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Salesforce’s Einstein GPT soldiers up in the AI arms race

The software-maker is the latest company to strike a deal with OpenAI.

Salesforce’s Einstein GPT soldiers up in the AI arms race
[Source photo: Getty Images]

The generative AI arms race has breached yet another frontier.

Today Salesforce, the Silicon Valley software-maker, announced its new Einstein GPT, which it says is the world’s very first generative AI program for “customer relationship management,” or CRM. (According to Salesforce.com, CRM is “technology for managing all your company’s relationships and interactions with customers and potential customers,” and Salesforce’s empire includes some of the most ubiquitous corporate architecture, like office-chat platform Slack and various cloud-based systems.)

Einstein GPT, which arrived with a Pixar-looking Albert mascot, is the child of Salesforce’s partnership with OpenAI—which supplies the artificial intelligence laboratory with the software-maker’s proprietary data, and in return brings OpenAI’s dazzling generative AI superpowers to Salesforce’s day-to-day functions. It will touch nearly every department in the company—theoretically making everyone’s life and work more effortless, and stripping their grinds of the kind of rote tasks that seem to consume 80% of most people’s 9-to-5s: composing emails, scheduling meetings, assembling “knowledge” from available information.

“For example,” a Salesforce release notes, “Einstein GPT can generate personalized emails for salespeople to send to customers, generate specific responses for customer service professionals to more quickly answer customer questions, generate targeted content for marketers to increase campaign response rates, and auto-generate code for developers.” (Never mind that people apparently hate to learn when customer service agents are actually bots behind the wheel.)

“The world is experiencing one of the most profound technological shifts with the rise of real-time technologies and generative AI. This comes at a pivotal moment as every company is focused on connecting with their customers in more intelligent, automated, and personalized ways,” Marc Benioff, founder of Salesforce and a former Oracle executive, said in a statement.

The partnership will also bring OpenAI’s prodigious ChatGPT to Slack, as a bot integration that users can call upon to carry out research, summarize conversation threads, or draft replies to coworkers.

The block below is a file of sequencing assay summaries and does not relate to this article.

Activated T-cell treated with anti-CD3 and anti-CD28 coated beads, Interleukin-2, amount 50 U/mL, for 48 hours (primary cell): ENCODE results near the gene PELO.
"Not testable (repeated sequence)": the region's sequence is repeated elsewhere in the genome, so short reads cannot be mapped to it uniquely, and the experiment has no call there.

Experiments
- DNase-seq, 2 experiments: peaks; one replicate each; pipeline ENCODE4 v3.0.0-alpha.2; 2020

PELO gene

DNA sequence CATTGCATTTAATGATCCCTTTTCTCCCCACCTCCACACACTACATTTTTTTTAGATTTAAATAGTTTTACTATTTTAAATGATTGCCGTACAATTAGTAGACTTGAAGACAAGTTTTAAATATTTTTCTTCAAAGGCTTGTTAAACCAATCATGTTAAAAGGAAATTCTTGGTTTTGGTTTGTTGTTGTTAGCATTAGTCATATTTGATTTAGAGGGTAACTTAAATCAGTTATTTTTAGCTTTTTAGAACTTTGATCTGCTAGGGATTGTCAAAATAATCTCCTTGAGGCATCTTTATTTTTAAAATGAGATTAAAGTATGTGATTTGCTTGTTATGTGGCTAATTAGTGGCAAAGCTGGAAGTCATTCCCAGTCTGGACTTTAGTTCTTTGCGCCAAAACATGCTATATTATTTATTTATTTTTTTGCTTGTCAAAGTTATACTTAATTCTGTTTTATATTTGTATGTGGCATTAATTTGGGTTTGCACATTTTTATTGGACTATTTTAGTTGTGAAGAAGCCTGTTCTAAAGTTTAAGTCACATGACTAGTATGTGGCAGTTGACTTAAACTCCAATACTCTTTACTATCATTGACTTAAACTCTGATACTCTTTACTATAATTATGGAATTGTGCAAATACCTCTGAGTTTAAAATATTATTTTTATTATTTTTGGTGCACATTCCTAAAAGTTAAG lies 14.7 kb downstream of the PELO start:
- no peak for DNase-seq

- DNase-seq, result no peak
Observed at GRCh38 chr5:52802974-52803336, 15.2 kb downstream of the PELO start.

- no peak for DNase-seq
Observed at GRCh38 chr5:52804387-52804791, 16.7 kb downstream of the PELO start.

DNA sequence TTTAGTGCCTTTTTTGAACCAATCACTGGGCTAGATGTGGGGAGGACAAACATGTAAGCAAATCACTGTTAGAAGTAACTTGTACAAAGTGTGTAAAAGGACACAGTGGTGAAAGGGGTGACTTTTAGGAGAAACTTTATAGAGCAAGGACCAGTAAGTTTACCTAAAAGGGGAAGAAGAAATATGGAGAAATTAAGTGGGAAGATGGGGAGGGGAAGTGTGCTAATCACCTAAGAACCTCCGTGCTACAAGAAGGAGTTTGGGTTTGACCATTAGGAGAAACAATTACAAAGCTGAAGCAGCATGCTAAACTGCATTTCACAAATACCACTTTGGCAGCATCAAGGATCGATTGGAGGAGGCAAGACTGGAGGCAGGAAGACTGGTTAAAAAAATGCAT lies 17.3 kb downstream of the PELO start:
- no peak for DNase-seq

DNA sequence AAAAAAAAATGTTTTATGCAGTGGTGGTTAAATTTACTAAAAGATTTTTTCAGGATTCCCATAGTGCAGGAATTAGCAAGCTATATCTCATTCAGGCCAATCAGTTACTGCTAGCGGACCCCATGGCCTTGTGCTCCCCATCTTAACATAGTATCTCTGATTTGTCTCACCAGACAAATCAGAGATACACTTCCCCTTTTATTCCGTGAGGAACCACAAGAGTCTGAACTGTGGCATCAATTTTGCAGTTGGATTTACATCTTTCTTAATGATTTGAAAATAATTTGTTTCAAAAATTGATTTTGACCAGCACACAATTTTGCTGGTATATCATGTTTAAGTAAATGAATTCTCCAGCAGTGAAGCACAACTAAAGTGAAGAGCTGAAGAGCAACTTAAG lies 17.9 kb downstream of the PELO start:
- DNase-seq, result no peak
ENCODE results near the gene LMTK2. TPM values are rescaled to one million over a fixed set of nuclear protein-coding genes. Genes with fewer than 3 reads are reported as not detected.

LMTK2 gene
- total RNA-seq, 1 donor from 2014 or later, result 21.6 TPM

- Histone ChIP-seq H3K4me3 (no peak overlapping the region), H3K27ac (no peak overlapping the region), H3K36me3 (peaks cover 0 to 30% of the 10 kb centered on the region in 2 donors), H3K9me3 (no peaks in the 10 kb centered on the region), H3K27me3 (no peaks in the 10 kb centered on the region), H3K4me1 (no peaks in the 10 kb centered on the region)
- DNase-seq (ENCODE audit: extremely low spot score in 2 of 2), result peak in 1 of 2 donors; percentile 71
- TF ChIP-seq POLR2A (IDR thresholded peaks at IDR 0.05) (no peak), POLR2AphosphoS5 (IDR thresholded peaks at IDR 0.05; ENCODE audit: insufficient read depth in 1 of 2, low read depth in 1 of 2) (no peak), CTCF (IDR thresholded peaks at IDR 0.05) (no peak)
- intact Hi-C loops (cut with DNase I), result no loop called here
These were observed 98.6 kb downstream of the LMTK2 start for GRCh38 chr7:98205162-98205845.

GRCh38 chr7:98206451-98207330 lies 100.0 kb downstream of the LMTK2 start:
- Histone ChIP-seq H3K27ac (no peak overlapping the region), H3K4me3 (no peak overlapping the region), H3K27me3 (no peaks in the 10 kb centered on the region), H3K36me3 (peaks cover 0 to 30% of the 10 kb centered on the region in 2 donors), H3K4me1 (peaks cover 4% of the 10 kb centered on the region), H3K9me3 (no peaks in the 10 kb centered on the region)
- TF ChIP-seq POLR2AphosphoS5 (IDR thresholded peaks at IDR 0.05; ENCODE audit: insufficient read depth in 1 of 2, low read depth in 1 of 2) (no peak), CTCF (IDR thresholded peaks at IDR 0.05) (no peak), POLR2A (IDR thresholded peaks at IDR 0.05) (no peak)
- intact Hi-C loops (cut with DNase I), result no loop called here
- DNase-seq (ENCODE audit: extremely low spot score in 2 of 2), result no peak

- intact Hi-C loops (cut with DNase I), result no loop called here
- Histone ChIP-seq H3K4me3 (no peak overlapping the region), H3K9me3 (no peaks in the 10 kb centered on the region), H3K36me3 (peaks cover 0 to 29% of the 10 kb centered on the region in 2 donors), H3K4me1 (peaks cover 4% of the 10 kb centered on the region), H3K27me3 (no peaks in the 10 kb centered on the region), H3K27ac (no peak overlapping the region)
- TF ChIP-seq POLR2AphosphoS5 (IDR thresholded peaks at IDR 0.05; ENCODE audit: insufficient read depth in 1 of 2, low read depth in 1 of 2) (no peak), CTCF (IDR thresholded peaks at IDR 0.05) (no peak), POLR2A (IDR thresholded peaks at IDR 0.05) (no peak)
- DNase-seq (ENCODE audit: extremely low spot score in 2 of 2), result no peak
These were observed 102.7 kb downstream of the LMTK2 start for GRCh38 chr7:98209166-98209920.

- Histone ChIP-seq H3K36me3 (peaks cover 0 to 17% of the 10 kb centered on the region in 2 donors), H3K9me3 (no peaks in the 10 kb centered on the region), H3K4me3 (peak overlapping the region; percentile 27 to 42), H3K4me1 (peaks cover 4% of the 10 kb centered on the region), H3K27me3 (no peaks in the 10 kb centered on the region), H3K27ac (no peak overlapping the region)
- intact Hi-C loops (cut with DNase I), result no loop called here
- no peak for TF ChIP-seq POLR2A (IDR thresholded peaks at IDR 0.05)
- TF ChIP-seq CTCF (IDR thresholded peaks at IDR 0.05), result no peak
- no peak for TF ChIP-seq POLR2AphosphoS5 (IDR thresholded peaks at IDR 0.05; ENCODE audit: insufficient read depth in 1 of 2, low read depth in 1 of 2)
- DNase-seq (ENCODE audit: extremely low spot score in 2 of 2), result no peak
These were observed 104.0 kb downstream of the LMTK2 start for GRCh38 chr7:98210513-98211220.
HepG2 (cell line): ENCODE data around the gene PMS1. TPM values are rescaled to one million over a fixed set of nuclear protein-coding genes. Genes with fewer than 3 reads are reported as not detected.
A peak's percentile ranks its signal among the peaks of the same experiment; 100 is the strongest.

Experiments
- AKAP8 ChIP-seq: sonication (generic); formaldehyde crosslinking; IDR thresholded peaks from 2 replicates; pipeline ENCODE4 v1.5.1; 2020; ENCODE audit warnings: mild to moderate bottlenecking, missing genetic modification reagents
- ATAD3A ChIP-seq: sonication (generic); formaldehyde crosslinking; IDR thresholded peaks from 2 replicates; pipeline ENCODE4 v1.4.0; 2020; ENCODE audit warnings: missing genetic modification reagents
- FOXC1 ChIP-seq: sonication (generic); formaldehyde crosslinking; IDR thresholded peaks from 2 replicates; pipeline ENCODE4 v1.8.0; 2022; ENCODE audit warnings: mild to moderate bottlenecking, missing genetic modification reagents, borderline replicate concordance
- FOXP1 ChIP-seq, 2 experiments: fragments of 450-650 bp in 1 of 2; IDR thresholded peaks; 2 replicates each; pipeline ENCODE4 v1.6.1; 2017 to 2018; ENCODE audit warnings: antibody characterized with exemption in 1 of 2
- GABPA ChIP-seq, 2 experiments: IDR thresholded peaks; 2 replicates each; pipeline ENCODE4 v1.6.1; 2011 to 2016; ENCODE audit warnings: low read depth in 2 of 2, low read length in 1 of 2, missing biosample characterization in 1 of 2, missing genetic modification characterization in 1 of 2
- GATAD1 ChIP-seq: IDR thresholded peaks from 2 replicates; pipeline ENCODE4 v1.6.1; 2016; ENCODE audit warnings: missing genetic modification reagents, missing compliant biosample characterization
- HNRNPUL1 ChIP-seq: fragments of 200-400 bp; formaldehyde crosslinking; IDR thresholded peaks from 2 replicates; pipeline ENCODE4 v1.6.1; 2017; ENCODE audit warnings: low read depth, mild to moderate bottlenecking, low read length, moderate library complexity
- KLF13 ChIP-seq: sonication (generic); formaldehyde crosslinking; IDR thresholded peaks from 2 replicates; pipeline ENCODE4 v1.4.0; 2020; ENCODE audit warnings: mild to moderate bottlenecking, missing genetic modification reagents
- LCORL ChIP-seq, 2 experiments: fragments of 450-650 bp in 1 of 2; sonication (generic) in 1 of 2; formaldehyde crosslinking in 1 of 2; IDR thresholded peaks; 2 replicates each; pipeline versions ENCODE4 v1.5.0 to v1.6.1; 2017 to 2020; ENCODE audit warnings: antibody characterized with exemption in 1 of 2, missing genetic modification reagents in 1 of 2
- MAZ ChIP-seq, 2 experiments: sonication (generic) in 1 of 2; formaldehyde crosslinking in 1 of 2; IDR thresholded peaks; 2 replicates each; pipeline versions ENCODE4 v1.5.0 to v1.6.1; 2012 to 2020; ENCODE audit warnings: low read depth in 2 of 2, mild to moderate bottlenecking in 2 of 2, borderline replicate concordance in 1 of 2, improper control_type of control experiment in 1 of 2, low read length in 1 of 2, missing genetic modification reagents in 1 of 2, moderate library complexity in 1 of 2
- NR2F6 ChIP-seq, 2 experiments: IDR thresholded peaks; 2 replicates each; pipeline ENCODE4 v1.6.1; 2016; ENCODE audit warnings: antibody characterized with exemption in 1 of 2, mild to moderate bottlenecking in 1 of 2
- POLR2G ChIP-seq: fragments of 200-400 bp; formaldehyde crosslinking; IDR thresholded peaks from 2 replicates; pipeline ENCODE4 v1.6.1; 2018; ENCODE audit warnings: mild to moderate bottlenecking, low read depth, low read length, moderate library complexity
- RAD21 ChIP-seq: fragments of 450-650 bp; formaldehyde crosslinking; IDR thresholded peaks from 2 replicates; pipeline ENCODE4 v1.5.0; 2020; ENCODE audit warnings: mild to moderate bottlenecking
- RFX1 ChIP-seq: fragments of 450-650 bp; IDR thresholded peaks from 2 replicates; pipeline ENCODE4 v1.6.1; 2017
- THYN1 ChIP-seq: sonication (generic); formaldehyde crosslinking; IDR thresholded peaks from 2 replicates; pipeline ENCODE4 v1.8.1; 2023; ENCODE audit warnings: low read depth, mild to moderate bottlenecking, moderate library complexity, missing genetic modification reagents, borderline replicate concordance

In the same breath, Salesforce announced a new $250 million generative AI fund through Salesforce Ventures, its startup investment arm.


Of course, AI isn’t new territory for Salesforce—artificial intelligence was already becoming technological de rigueur for companies looking to stay cutting-edge, years before ChatGPT catapulted it into the mainstream in November. Einstein GPT is an OpenAI-supercharged version of Salesforce’s existing Einstein AI, which was already delivering more than 200 billion AI predictions per day, according to the company.

But as ChatGPT itself has publicly revealed, even today’s sharpest AI technology is far from perfect, as its astounding verses are still riddled with factual errors or, in developer-speak, problematic “hallucinations.”

Despite this, companies have in recent months rushed to gear up with consumer-facing AI products, with both Microsoft and BuzzFeed striking high-profile deals with OpenAI, and companies from Google and Baidu to Spotify throwing their own projects into hyperdrive.

To this point, Salesforce said it would keep a “human in the loop” on Einstein GPT, which is being launched in beta. Its bid comes as the company has been under pressure from its activist investors to become more profitable. And Benioff seems to think AI is the answer: In the company’s earnings call last week, he reportedly referenced artificial intelligence 14 times.

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